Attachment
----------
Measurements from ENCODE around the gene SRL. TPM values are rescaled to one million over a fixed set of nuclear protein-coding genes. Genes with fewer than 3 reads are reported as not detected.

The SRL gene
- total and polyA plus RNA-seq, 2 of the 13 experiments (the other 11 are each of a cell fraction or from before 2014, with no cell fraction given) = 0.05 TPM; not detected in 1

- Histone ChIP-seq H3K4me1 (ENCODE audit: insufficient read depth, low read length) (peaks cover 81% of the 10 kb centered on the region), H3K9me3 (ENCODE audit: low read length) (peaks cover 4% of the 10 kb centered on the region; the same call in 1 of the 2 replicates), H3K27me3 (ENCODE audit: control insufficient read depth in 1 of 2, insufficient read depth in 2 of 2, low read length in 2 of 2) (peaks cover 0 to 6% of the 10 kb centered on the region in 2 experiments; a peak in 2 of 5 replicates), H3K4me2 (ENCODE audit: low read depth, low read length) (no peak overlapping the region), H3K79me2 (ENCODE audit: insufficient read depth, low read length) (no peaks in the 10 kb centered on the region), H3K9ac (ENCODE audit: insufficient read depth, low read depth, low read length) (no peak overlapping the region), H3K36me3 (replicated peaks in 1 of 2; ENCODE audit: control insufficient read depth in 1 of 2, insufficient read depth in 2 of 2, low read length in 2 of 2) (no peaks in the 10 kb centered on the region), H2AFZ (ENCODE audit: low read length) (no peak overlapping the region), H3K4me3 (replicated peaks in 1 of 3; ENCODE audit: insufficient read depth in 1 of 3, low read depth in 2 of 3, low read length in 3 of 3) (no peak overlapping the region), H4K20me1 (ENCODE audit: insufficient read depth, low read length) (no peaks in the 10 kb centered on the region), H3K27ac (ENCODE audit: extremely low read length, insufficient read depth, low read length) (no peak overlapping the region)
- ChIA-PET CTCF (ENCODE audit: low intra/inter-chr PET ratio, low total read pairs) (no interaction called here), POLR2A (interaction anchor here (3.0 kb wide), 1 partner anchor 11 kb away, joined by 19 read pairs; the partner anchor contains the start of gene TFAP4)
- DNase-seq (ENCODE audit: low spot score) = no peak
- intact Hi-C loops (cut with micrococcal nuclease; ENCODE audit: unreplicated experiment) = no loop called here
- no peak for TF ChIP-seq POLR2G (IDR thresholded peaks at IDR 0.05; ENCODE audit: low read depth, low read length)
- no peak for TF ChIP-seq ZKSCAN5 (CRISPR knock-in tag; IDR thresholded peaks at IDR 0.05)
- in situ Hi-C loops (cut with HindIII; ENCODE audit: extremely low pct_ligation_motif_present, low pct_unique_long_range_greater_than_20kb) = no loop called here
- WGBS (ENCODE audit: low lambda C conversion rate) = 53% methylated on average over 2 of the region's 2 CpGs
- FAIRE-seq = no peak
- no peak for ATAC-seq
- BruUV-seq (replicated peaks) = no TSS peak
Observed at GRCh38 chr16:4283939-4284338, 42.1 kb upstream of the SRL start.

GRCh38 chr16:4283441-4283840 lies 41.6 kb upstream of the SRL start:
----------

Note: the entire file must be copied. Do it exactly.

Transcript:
Measurements from ENCODE around the gene SRL. TPM values are rescaled to one million over a fixed set of nuclear protein-coding genes. Genes with fewer than 3 reads are reported as not detected.

The SRL gene
- total and polyA plus RNA-seq, 2 of the 13 experiments (the other 11 are each of a cell fraction or from before 2014, with no cell fraction given) = 0.05 TPM; not detected in 1

- Histone ChIP-seq H3K4me1 (ENCODE audit: insufficient read depth, low read length) (peaks cover 81% of the 10 kb centered on the region), H3K9me3 (ENCODE audit: low read length) (peaks cover 4% of the 10 kb centered on the region; the same call in 1 of the 2 replicates), H3K27me3 (ENCODE audit: control insufficient read depth in 1 of 2, insufficient read depth in 2 of 2, low read length in 2 of 2) (peaks cover 0 to 6% of the 10 kb centered on the region in 2 experiments; a peak in 2 of 5 replicates), H3K4me2 (ENCODE audit: low read depth, low read length) (no peak overlapping the region), H3K79me2 (ENCODE audit: insufficient read depth, low read length) (no peaks in the 10 kb centered on the region), H3K9ac (ENCODE audit: insufficient read depth, low read depth, low read length) (no peak overlapping the region), H3K36me3 (replicated peaks in 1 of 2; ENCODE audit: control insufficient read depth in 1 of 2, insufficient read depth in 2 of 2, low read length in 2 of 2) (no peaks in the 10 kb centered on the region), H2AFZ (ENCODE audit: low read length) (no peak overlapping the region), H3K4me3 (replicated peaks in 1 of 3; ENCODE audit: insufficient read depth in 1 of 3, low read depth in 2 of 3, low read length in 3 of 3) (no peak overlapping the region), H4K20me1 (ENCODE audit: insufficient read depth, low read length) (no peaks in the 10 kb centered on the region), H3K27ac (ENCODE audit: extremely low read length, insufficient read depth, low read length) (no peak overlapping the region)
- ChIA-PET CTCF (ENCODE audit: low intra/inter-chr PET ratio, low total read pairs) (no interaction called here), POLR2A (interaction anchor here (3.0 kb wide), 1 partner anchor 11 kb away, joined by 19 read pairs; the partner anchor contains the start of gene TFAP4)
- DNase-seq (ENCODE audit: low spot score) = no peak
- intact Hi-C loops (cut with micrococcal nuclease; ENCODE audit: unreplicated experiment) = no loop called here
- no peak for TF ChIP-seq POLR2G (IDR thresholded peaks at IDR 0.05; ENCODE audit: low read depth, low read length)
- no peak for TF ChIP-seq ZKSCAN5 (CRISPR knock-in tag; IDR thresholded peaks at IDR 0.05)
- in situ Hi-C loops (cut with HindIII; ENCODE audit: extremely low pct_ligation_motif_present, low pct_unique_long_range_greater_than_20kb) = no loop called here
- WGBS (ENCODE audit: low lambda C conversion rate) = 53% methylated on average over 2 of the region's 2 CpGs
- FAIRE-seq = no peak
- no peak for ATAC-seq
- BruUV-seq (replicated peaks) = no TSS peak
Observed at GRCh38 chr16:4283939-4284338, 42.1 kb upstream of the SRL start.

GRCh38 chr16:4283441-4283840 lies 41.6 kb upstream of the SRL start: